126 President Mather to Lieutenant-Governor Stoughton

    [June 30 1701]

    Honourable Sir

    I promised the Last General Court to take care of the Colledge until the Commencement. Accordingly I have bin residing in Cambridge these three moneths. I am determined (if the Lord will) to return to Boston the next weeke; and no more to return to reside in Cambridge. For it is not reasonable to desire me to be (as out of respect to the publick interest I have bin 6 moneths within this twel moneth) any longer absent from my Family. And it is much more unreasonable to desire one so circumstanced as I am to remove my Family to Cambridge when the Colledge is in such an unsettled state. I do therefore earnestly desire that the General Court would as soon as may be think of another president for the College. It would be fatal to the interest of Religion, if a person disaffected to the order of the Gospel professed and practiced in this church should preside over this Society. I know the General Assembly out of their regard to the interest of Christ will take care to prevent it. It is and has bin my prayer to God that one more Learned than I am, and more fit to inspect and govern the Colledge may be sent hither, and one whom all the churches in N. England shall have cause to bless the Lord for. So I remain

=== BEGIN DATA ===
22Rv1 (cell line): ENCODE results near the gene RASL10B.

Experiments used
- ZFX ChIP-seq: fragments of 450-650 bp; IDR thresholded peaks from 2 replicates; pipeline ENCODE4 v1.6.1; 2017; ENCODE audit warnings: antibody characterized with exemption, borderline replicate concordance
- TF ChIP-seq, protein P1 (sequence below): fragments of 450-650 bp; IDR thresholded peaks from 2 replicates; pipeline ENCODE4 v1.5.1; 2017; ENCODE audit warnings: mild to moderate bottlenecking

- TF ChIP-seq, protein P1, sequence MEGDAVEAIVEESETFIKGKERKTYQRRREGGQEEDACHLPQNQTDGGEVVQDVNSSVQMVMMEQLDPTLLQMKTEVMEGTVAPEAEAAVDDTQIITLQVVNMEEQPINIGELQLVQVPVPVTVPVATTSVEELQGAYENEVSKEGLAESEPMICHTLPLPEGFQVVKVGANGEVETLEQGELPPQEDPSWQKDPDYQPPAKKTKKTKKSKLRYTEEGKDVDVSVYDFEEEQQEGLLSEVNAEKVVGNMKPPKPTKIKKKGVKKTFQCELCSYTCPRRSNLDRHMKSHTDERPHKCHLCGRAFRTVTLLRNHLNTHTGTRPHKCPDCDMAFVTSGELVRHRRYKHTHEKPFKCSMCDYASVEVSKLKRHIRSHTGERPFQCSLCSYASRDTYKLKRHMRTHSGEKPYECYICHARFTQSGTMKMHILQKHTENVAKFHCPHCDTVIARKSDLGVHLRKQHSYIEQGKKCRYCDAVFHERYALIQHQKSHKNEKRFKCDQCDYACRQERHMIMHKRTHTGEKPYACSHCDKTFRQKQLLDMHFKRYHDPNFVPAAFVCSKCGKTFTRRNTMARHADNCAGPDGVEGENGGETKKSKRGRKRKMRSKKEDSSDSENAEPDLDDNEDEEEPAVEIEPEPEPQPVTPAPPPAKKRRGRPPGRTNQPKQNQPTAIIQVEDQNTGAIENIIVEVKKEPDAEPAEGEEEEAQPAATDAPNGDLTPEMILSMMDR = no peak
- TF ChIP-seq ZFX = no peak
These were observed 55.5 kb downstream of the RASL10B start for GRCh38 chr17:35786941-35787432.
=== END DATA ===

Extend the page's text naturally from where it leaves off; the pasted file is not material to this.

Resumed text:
From the Colledge in Cambridge.

    yours to honour and serve

    To the Honourable William Stoughton Esq. Lieut. Governour

    To be communicated to the General Assembly

    College Papers, i. 34 (No. 59). This draft of a letter to Stoughton is entirely in Mather’s handwriting. The letter itself is printed in Quincy, History, i. 501–502 (Appendix XVII), and in K. B. Murdock, Increase Mather, 356–357. Lt. Governor Stoughton died on July 7, 1701.